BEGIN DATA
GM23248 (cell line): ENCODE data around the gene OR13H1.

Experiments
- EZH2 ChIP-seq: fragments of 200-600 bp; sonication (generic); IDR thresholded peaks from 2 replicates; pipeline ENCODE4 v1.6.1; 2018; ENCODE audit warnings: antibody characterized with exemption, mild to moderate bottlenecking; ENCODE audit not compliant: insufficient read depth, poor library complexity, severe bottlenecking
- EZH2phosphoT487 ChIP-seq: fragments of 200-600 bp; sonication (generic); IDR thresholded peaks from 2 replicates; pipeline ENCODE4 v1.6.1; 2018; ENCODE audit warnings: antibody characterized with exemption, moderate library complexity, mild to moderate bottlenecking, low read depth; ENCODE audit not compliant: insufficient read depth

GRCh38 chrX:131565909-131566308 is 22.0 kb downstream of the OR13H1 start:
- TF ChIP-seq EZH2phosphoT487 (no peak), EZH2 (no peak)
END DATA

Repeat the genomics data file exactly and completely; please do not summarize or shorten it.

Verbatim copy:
GM23248 (cell line): ENCODE data around the gene OR13H1.

Experiments
- EZH2 ChIP-seq: fragments of 200-600 bp; sonication (generic); IDR thresholded peaks from 2 replicates; pipeline ENCODE4 v1.6.1; 2018; ENCODE audit warnings: antibody characterized with exemption, mild to moderate bottlenecking; ENCODE audit not compliant: insufficient read depth, poor library complexity, severe bottlenecking
- EZH2phosphoT487 ChIP-seq: fragments of 200-600 bp; sonication (generic); IDR thresholded peaks from 2 replicates; pipeline ENCODE4 v1.6.1; 2018; ENCODE audit warnings: antibody characterized with exemption, moderate library complexity, mild to moderate bottlenecking, low read depth; ENCODE audit not compliant: insufficient read depth

GRCh38 chrX:131565909-131566308 is 22.0 kb downstream of the OR13H1 start:
- TF ChIP-seq EZH2phosphoT487 (no peak), EZH2 (no peak)